We also heard that fundraising is top of mind for people. Everyone is in need. Everyone is asking for how do we do this the right way without overtaxing or over asking? Staff in general, executive directors are a little bit burned out and staff are tired. They're emotionally exhausted. And so there's a lot of emphasis on self-care and building better support systems. And then I think to no surprise the conversation around racial equity is something that people are spending a lot of time talking about. So how do we send her race equity with our board? How do we center it with our staff? How do we think about how we're engaging communities in a mindful and thoughtful way? And then the last thing we heard was around governance. So all those volunteers that we talked about earlier sitting on boards, many of them have dropped off boards. They have been busy with their own lives and suddenly can not be as engaged as they want to be. So a lot of the organizations that we talk to are rethinking board governance. They're rethinking their overall strategy, rethinking recruitment. So there's a lot on people's plates right now, I think.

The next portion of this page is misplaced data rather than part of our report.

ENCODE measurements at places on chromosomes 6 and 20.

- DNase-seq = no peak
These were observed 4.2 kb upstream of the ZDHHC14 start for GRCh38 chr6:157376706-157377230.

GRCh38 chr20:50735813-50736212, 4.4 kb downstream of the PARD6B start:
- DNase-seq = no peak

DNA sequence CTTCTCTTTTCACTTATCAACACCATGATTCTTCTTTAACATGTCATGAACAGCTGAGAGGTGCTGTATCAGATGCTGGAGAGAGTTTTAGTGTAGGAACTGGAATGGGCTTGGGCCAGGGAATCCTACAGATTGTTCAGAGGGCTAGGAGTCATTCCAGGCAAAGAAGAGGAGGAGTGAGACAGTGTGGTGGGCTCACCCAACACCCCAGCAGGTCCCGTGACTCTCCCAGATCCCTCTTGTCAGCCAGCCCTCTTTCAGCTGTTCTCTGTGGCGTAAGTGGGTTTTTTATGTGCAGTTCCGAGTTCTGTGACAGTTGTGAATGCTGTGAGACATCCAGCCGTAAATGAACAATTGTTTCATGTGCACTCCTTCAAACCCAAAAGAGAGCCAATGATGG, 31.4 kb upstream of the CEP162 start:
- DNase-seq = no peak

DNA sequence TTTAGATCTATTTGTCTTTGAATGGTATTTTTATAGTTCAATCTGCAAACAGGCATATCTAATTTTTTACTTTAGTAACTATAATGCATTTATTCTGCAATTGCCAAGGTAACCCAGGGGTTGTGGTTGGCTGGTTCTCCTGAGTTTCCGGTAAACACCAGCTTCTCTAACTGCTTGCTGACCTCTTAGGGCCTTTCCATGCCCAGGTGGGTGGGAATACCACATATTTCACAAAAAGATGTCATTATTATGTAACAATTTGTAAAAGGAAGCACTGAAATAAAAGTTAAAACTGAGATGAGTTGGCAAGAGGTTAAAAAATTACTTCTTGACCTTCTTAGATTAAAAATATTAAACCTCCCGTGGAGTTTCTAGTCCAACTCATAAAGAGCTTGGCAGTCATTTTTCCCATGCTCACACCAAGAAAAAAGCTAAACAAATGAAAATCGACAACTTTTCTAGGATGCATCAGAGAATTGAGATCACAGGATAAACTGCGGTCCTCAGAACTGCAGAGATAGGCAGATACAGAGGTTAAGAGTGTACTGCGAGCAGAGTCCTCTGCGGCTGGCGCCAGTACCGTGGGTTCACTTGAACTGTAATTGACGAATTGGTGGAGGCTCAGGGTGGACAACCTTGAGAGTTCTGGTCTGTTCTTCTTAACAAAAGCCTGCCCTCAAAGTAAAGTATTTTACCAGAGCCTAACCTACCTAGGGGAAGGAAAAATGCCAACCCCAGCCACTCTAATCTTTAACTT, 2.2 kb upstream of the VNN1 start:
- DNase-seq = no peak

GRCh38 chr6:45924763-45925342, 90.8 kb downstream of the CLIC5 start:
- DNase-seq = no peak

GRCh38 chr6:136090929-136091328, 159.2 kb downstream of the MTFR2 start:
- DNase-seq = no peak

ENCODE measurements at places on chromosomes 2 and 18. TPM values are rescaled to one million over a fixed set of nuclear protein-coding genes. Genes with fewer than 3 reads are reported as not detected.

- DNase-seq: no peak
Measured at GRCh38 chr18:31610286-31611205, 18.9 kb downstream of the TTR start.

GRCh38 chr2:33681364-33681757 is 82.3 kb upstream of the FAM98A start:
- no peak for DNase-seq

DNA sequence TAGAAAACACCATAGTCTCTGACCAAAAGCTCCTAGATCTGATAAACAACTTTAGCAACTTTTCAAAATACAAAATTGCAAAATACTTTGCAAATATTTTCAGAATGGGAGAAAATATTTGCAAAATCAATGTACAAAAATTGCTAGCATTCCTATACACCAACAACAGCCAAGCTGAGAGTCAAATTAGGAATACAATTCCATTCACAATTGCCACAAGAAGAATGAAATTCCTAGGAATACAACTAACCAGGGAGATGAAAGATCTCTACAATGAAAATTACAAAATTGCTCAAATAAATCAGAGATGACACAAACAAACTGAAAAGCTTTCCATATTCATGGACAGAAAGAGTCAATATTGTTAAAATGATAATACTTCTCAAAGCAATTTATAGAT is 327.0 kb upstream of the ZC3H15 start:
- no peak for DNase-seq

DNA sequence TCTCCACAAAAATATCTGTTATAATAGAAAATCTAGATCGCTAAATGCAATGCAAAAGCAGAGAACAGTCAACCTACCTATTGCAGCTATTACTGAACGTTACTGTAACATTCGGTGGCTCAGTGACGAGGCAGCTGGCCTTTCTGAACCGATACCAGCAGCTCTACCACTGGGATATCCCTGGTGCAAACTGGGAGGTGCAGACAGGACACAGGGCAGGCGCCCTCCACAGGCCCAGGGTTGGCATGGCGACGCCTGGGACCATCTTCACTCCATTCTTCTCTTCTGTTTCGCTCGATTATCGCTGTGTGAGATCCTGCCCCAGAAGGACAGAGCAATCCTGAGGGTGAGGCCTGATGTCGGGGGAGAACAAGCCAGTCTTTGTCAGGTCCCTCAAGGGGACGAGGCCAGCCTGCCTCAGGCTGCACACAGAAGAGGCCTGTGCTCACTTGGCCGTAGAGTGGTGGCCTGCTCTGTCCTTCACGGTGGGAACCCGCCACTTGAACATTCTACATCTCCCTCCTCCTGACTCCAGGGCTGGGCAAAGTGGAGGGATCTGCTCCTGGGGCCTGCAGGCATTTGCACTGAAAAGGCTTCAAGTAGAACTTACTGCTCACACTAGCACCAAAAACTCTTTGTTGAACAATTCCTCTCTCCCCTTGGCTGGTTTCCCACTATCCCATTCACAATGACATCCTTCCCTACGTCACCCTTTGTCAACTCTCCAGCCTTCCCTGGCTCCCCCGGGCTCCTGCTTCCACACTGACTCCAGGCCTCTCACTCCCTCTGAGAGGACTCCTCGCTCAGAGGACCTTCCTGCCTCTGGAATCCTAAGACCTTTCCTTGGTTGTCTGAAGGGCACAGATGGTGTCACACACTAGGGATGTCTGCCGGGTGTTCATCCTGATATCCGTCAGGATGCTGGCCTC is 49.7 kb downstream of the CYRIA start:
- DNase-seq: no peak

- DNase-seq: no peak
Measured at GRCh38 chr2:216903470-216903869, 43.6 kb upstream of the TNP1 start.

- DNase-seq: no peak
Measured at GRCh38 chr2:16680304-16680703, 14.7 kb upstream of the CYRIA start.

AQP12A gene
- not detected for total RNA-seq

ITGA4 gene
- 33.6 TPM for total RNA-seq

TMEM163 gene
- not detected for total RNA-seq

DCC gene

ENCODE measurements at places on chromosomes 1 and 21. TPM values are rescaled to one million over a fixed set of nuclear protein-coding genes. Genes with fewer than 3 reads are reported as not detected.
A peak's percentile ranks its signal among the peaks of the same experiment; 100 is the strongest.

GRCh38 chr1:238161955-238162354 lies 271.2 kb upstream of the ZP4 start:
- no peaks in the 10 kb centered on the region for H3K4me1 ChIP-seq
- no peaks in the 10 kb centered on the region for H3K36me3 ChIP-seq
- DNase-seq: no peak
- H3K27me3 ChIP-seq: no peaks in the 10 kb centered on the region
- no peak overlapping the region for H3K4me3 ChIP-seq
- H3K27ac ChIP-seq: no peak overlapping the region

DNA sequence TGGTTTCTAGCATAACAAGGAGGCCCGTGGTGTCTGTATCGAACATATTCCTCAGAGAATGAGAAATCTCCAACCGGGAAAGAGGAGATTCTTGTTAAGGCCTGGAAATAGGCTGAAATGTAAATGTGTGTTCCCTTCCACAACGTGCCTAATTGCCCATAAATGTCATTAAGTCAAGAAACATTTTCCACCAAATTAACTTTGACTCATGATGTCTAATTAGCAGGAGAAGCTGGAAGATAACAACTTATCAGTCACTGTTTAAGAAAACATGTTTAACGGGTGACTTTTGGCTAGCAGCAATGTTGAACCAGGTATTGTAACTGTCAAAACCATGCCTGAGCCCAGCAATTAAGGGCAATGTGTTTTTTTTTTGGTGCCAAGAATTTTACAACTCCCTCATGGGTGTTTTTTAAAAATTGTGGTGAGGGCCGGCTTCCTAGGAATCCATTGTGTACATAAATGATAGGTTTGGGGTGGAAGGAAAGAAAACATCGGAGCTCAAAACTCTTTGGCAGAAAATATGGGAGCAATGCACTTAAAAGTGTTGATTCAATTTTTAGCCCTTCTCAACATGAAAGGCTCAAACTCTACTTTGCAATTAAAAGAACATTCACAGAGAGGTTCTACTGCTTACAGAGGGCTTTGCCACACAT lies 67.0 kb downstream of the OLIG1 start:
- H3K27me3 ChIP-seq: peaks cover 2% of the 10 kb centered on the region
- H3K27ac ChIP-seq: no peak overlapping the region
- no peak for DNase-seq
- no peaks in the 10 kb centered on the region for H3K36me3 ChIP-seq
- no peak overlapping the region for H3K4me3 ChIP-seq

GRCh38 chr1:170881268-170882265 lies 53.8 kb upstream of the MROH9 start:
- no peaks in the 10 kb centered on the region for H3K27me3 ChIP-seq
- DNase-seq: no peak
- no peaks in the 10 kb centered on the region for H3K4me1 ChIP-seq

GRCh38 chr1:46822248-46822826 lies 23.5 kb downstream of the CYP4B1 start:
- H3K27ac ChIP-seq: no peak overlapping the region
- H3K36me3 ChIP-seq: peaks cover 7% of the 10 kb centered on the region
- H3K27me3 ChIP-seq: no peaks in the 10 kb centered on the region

Carol: Yeah, absolutely. You're talking about struggling to keep that place whole then One of the things that, oftentimes during a recession you'll have that dual impact on nonprofits of increased need for their services and decreased funding and revenue, but it feels like. With this there's even more layered on top of that with the impact on volunteers, the impact on boards having to do your program in a totally different way. It's, it's even more so than what maybe organizations had. Might've been able to work through and, and be, be resilient through a recession or, or in the economic downturn in the past. And this being wholly different.
Elizabeth: Yeah. And I think of something you said earlier, you layer that on top of the fact that we're all now isolated and many of us are virtual. And so how do you keep a positive sustaining culture within your organization when. People are all over the place. And not only are people working from home, but they're dealing with homeschooling, they're dealing with elder care, they're dealing with lots of other personal life issues that are going to influence how they're able to show up on the job. And so I think that's important to note too. So this focus on. Self-care this focus on building morale on making sure that people don't feel burned out, that they feel valued, that they're contributing to the organization. I think those are really important elements and a little bit of a silver lining that we're having these conversations.